PC(USA) leaders respond to attacks in Libya
Parsons issues statement, Nelson speaks at press conference in D.C.
September 13, 2012
Leaders of the Presbyterian Church (U.S.A.) expressed grief over the deaths of four U.S. diplomats in the Sept. 11 attack on the U.S. embassy in Benghazi, Libya, and called on all people to reject violence and respect each others’ faiths.
In a statement issued here, General Assembly Stated Clerk Gradye Parsons said “government leaders of both Libya and the United States have appropriately condemned the attack.” He said, “We join people of different faiths and people of good will in recognizing that such violence goes against the historic teachings of Islam, Judaism and Christianity … we join the calls for all people to turn from violence” and “join people of different faiths and people of good will in rejecting messages of hatred, bigotry and division based on faith” ― an apparent reference to a movie trailer produced in the U.S. that denigrates the prophet Mohammed which was the apparent cause of violent demonstrations against U.S. embassies in Libya, Yemen and Egypt.
In Washington, PC(USA) Office of Public Witness Director J. Herbert Nelson joined Jewish and Muslim leaders in a press conference that also condemned the killings and called for non-violence and interfaith cooperation and understanding. The full NBC television recording of the press conference is available at http://www.msnbc.msn.com/id/21134540/vp/49005542#49005542 .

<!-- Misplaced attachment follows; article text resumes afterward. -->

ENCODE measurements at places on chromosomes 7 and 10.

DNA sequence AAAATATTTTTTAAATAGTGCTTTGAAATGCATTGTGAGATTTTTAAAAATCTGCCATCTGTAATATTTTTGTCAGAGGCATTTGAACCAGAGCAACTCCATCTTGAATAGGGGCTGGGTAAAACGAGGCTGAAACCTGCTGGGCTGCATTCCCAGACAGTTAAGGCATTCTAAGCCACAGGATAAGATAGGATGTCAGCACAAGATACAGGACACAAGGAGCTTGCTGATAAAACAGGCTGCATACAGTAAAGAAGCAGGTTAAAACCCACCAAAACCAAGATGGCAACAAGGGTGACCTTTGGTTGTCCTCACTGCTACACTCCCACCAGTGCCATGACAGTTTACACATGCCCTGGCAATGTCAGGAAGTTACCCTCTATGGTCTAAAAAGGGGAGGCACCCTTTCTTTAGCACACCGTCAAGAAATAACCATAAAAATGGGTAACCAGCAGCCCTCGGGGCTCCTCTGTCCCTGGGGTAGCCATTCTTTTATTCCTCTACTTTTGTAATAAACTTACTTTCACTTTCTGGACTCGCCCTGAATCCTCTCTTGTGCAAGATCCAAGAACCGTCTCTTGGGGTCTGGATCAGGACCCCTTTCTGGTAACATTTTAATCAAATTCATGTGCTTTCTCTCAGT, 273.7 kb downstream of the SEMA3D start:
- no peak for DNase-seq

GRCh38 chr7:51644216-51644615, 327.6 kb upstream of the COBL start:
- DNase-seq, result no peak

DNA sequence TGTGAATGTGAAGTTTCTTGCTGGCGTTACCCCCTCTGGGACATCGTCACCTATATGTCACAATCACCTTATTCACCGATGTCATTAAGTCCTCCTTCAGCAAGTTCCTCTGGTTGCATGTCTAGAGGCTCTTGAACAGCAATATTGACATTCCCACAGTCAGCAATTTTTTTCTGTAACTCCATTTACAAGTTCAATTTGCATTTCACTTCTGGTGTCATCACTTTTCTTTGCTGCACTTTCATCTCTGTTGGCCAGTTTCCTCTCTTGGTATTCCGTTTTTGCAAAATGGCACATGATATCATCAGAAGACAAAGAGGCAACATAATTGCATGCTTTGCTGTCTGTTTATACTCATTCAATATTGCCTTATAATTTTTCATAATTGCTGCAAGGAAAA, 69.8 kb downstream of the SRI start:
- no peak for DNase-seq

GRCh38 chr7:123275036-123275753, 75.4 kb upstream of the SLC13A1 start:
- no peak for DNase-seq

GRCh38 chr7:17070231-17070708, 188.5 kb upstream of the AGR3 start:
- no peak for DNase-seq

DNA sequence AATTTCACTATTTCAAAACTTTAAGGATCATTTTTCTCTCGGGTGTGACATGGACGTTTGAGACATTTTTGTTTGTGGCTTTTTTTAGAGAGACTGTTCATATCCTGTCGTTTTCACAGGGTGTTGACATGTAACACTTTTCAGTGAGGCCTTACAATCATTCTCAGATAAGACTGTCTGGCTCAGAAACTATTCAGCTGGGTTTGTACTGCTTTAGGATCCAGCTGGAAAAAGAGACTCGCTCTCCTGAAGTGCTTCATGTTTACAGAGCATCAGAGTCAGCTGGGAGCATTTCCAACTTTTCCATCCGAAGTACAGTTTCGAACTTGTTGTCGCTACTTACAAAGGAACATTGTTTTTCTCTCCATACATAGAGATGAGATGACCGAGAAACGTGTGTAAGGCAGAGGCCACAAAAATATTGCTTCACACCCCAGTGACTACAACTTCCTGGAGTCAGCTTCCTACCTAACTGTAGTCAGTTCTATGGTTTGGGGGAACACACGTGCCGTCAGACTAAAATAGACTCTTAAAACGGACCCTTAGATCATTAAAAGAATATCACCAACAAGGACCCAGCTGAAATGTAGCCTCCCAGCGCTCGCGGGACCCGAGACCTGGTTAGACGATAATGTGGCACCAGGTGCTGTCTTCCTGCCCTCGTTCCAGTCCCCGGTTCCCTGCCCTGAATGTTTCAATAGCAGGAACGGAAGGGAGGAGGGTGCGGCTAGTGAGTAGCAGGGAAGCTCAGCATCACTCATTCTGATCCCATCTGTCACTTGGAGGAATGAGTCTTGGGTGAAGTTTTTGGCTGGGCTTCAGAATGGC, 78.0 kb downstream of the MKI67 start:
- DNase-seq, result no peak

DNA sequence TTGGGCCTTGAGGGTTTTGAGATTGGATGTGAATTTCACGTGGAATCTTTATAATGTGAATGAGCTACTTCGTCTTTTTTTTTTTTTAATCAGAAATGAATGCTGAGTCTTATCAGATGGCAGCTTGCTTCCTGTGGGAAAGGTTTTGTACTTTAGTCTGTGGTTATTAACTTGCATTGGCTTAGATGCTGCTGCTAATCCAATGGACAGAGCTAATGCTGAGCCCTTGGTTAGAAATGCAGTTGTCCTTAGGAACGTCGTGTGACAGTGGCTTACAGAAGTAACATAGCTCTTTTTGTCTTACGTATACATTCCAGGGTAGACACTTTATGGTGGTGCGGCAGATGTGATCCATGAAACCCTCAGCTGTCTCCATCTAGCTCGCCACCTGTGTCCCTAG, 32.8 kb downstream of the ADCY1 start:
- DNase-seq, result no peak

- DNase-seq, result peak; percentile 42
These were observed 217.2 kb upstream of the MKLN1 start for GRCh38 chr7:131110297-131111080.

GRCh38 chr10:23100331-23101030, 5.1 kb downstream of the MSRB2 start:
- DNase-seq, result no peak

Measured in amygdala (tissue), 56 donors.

The full text of Parsons’ statement, dated Sept. 12:
The Presbyterian Church (U.S.A.) is deeply grieved by the attack on the U.S. Consulate in Benghazi that resulted in the death of Ambassador Christopher Stevens and three other staff members. Government leaders of both Libya and the United States have appropriately condemned the attack.
We join people of different faiths and people of good will in recognizing that such violence goes against the historic teachings of Islam, Judaism and Christianity, which are based on God’s love and a peaceful regard for all God’s people. We join the calls for all people to turn from violence.
We join people of different faiths and people of good will in rejecting messages of hatred, bigotry, and division based on faith. Such messages, as exemplified by an online video recently circulated by anti-Muslim hate groups, do not represent the best of the United States and of faith communities. We join the calls for all people to respect one another’s faith commitments.
Our hearts and prayers go out for the families and loved ones of Mr. Stevens and the other victims of the attack. Our hearts and prayers go out to the people of Libya who were affected by the attack.
Our faith affirms that God is a God not of violence but of grace, love, and peace. We stand with people of all faiths and good will to express our sincere opposition to all acts of violence, to witness to the love that binds all things together, and to reaffirm our intention to work for peace for all people.